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reading area...help...

Discussion in 'Early Years' started by natashii, Jan 31, 2011.

  1. Hi all

    Just wondering what u have in ur reading area? I am want to 'rennovate' mine.. but not sure what to do...its one area that my children dont really go to...any fun and intersting ideas? I currently have - a range of books - fiction, non fiction, picture, atlases, poetry, big books, small books, a different story sack each week...the area its self has blankets and cushions and soft toys and a big net 'reading tent' that hangs from the ceiling...
    any inspirational ideas??
     
  2. Hi all

    Just wondering what u have in ur reading area? I am want to 'rennovate' mine.. but not sure what to do...its one area that my children dont really go to...any fun and intersting ideas? I currently have - a range of books - fiction, non fiction, picture, atlases, poetry, big books, small books, a different story sack each week...the area its self has blankets and cushions and soft toys and a big net 'reading tent' that hangs from the ceiling...
    any inspirational ideas??
     
  3. An adult ready to share a book is the biggest draw in my book area (YN) but the children also like books that come with cds of stories or songs. Other than that they are more likely to pick up a book that's been casually propped in another area (books about diggers with construction etc) only they will INSIST on putting them back in the library corner at tidy up time!
     
  4. I saw a lovely reading area once on supply. The class topic was 'Pirates' and the reading area was themed throughout to reflect this, so as well as a good selection of books there were a few pirate books on display, a pirate 'chest' full of dressing up clothes, a pirate display of children's work on the wall, and even the chairs had been given a face-lift with red and white striped fabric over them! (In fact, the whole classroom was like this, with little touches in every area!)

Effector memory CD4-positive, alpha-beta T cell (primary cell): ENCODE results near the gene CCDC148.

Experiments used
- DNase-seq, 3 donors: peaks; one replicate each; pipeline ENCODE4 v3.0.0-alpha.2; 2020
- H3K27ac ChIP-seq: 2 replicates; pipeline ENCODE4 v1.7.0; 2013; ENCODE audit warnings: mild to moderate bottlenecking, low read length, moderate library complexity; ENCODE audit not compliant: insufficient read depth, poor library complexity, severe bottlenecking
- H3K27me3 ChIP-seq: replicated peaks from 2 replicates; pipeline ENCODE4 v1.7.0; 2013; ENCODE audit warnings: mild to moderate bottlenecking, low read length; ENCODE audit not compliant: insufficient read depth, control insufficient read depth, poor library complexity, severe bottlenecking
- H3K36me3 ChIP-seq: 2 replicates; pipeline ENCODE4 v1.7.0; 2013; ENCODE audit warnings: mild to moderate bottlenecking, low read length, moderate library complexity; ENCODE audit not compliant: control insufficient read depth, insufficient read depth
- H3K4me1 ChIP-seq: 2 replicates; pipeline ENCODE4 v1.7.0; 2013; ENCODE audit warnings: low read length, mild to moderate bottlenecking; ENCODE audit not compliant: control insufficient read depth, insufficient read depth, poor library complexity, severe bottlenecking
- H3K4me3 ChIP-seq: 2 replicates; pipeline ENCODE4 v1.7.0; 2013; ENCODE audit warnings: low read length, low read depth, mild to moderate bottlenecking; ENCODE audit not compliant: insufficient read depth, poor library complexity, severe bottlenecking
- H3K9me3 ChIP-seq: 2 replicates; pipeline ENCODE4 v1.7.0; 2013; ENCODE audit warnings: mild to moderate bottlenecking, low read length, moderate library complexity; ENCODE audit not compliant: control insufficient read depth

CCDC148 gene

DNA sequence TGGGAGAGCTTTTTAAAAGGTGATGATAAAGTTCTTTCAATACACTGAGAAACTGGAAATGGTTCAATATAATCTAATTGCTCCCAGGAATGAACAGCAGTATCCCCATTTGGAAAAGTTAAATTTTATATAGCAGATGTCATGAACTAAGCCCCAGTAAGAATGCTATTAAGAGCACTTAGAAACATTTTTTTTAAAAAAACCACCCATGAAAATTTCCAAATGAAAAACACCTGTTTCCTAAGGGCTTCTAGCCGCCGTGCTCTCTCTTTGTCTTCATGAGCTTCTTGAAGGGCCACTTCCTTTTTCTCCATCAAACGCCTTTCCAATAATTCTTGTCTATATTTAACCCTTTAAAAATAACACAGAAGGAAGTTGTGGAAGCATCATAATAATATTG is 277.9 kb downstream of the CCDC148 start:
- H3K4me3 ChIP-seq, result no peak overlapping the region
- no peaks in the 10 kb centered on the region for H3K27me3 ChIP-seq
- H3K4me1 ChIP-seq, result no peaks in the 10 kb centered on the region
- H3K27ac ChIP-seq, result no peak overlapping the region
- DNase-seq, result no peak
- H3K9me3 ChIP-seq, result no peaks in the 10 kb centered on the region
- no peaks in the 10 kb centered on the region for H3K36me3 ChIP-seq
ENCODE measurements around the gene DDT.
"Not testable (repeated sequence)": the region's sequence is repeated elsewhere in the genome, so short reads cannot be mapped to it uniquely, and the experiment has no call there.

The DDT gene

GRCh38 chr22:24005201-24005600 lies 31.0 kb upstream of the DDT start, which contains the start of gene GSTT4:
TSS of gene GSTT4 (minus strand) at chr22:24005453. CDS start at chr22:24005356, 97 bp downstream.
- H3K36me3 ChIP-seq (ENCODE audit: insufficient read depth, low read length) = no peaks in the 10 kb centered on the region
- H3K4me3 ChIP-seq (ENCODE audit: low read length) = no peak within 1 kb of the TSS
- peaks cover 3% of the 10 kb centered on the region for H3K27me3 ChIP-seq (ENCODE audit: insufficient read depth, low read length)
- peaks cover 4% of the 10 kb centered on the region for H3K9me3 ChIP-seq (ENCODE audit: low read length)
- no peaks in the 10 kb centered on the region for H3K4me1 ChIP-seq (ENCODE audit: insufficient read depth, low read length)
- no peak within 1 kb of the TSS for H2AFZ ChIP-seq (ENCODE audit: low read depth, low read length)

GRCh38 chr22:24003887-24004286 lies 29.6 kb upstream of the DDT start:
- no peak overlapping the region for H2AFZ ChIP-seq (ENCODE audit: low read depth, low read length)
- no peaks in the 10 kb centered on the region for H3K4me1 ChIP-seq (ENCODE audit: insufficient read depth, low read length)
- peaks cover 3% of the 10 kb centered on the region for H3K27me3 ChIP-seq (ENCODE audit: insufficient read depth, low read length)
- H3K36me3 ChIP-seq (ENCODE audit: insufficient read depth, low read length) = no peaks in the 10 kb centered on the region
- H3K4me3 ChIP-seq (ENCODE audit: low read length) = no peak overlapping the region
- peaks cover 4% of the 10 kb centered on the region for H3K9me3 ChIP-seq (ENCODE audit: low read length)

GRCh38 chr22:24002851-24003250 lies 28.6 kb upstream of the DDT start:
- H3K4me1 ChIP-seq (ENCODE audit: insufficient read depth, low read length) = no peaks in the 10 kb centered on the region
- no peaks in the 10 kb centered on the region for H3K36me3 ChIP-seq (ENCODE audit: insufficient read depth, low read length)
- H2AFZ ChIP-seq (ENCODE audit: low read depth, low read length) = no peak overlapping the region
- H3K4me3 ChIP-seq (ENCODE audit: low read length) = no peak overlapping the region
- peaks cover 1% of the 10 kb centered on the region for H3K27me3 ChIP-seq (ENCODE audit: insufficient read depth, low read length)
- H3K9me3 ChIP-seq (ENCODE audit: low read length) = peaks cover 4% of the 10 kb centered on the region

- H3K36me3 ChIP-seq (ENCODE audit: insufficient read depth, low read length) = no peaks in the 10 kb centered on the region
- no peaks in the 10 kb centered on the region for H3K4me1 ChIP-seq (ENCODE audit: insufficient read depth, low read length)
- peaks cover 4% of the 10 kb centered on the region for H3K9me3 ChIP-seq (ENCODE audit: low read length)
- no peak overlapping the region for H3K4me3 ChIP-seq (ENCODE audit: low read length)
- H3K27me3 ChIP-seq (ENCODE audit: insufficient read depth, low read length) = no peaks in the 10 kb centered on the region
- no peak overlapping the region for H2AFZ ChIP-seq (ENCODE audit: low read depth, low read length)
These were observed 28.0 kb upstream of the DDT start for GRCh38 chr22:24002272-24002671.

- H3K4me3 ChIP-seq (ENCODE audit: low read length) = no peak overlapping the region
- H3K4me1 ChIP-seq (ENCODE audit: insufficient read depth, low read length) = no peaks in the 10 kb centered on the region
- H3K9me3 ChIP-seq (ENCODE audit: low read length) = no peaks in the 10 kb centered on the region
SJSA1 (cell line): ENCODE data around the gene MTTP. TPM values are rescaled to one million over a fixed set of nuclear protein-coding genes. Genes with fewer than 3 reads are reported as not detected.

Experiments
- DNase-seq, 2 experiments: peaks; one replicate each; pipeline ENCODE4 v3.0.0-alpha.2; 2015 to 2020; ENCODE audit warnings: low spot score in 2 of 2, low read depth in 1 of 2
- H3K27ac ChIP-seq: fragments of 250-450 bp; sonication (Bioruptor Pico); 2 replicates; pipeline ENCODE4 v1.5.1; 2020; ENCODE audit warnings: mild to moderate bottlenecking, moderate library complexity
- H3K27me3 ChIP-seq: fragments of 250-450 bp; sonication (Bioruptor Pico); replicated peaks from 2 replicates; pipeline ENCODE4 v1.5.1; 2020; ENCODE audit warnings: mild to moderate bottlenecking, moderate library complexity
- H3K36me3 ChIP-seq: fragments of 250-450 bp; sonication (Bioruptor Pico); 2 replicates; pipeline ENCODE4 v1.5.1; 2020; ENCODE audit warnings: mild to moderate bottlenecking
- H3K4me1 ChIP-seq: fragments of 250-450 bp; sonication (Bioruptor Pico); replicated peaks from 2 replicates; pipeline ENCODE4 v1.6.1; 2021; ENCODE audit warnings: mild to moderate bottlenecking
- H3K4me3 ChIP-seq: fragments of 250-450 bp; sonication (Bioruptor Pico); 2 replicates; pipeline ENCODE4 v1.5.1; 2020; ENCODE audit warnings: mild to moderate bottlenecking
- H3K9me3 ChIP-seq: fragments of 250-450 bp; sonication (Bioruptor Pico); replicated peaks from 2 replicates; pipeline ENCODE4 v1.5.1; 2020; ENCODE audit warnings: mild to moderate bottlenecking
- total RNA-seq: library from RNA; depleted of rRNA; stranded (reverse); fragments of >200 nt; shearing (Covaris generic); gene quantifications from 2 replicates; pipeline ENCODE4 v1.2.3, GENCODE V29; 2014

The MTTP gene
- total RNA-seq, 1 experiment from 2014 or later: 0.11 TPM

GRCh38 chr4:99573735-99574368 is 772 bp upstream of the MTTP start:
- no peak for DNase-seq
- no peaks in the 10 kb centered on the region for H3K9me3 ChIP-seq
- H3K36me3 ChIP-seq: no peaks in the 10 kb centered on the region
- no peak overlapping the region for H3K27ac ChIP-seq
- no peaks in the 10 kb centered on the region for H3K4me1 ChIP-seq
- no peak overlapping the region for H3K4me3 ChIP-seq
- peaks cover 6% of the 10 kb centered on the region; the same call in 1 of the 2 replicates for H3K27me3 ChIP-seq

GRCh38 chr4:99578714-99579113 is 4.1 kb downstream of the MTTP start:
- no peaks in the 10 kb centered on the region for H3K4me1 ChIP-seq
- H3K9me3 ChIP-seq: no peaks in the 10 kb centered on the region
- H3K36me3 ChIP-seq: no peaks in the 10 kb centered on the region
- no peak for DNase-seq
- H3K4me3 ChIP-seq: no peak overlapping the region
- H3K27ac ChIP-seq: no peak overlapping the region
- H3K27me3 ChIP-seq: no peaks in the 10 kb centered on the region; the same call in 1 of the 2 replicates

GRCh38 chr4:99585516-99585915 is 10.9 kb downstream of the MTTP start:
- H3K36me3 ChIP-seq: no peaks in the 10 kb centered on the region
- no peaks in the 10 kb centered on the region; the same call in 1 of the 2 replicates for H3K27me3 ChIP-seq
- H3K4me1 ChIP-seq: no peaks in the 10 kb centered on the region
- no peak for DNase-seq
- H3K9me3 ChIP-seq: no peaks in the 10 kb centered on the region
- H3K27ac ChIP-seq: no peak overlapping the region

It made me wish I had my own classroom!
     
  5. I too like the idea of this BUT a dress up space in a reading area is not, in my opinion, actually encouraging READING per se. Did you see any children reading?
    I agree that an adult available to read a story encourages/models reading far more than an attractive space that is visually appealing.
     
  6. The children did actually use the dress-up clothes to dress as characters in the stories etc and did sit and look at the books. To be fair though, I was only there for a day so I couldn't comment on whether the children always did this! They seemed quite well-versed in how they were expected to behave in the different areas of the classroom, though, generally speaking.
    Perhaps you could also put labels on the items in the trunk? (Belt, hat, sword...)
    From my experiences, children don't just read in a book area though. Without an adult present, I've seen children speaking and listening, sharing books, role playing (without other props), retelling stories, counting, you name it!
    I definitely agree with having an adult in there too - I've certainly been 'trapped' in the book corner all morning on occasions, reading books! [​IMG]


     
  7. comics, where's wally books, finger puppets?
    everytime we read a book to the class I put that in the book corner too so that they can read it themselves at a later date
     
  8. We make our own books. For example, for our latest book I gave each of the students (Reception - high percentage EAL) two pages. One page had the starter "___ saw the ____" and the second page had "___ likes the _____" They had to write their name in the first blanks and an animal name in the second blanks. These sentences were along the bottom edge of the landscape page to give the child plenty of place to draw a picture. I make a page to preface the students work like, "Today our class went to the zoo." and a page to finish the book, "We had a great time!" After the students are finished I laminate each page then bind them together. I see the children "reading" their books all the time. This idea can be used to reinforce any learning concepts of the time. When we did this zoo book they were learning how to spell their name correctly, and we were doing a unit on animals.
    Catherine
     

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